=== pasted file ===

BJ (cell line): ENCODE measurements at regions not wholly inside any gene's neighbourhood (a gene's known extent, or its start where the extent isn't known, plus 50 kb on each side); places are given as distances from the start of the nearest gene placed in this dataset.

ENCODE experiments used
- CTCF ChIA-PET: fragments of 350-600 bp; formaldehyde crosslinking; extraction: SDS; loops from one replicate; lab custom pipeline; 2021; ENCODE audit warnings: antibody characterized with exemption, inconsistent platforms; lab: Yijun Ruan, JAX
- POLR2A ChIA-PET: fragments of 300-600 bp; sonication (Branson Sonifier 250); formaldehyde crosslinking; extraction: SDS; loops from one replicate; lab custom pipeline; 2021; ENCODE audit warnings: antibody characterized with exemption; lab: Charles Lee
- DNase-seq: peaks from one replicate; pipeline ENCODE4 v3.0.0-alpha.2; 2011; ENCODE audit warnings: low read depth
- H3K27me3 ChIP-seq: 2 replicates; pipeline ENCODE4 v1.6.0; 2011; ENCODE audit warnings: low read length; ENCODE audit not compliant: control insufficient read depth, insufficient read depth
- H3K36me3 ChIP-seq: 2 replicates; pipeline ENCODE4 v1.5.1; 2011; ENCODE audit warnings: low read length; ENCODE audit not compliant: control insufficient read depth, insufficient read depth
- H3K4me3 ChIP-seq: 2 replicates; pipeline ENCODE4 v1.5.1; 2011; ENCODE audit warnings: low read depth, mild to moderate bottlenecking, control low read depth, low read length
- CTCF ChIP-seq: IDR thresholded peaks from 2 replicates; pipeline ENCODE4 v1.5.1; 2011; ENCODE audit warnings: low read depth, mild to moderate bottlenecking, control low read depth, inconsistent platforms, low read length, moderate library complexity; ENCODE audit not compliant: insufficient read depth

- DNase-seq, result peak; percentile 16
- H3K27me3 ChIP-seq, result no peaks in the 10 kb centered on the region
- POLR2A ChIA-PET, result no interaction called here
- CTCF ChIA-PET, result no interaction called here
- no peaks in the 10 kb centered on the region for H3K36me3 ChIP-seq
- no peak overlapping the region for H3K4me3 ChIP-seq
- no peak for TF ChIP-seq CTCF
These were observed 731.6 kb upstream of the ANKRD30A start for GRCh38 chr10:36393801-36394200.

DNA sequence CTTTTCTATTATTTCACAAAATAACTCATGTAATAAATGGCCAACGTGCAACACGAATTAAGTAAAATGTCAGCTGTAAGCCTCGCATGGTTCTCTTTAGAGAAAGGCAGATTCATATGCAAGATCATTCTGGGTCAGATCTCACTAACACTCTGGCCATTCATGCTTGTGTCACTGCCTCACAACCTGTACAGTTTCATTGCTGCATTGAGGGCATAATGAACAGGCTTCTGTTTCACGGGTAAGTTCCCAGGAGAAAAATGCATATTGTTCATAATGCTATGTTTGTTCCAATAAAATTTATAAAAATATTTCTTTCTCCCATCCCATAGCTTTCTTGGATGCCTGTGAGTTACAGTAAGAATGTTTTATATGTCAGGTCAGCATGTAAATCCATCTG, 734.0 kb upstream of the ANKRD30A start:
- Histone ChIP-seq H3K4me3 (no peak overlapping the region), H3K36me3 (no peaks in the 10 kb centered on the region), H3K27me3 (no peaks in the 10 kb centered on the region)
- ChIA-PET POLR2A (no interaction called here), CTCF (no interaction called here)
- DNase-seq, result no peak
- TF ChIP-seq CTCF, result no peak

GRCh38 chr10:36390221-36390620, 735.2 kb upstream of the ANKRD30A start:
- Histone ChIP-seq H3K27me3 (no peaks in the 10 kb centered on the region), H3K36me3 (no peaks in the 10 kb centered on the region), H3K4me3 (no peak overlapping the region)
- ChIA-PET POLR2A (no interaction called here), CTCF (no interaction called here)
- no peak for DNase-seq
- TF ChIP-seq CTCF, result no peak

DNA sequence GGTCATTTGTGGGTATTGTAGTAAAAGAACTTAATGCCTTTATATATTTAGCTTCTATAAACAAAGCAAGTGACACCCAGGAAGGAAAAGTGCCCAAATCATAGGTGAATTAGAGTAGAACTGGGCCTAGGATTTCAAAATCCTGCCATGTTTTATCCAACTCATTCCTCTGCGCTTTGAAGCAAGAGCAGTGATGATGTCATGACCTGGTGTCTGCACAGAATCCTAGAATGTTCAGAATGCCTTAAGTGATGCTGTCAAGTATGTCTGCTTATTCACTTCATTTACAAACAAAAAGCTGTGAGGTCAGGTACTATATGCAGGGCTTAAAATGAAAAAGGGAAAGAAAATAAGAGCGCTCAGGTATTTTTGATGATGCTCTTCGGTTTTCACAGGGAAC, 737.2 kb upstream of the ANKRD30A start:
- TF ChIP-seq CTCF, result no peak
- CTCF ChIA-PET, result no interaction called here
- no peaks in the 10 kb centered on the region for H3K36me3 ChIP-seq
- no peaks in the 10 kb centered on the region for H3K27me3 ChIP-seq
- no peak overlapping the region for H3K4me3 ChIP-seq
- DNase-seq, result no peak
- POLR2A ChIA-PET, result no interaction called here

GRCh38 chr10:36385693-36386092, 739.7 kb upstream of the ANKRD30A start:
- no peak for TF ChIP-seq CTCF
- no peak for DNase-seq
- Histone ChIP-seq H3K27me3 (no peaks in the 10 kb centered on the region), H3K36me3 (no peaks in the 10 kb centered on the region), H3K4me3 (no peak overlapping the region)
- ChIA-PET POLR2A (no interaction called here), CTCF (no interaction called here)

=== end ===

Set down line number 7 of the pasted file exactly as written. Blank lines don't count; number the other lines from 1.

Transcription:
- H3K36me3 ChIP-seq: 2 replicates; pipeline ENCODE4 v1.5.1; 2011; ENCODE audit warnings: low read length; ENCODE audit not compliant: control insufficient read depth, insufficient read depth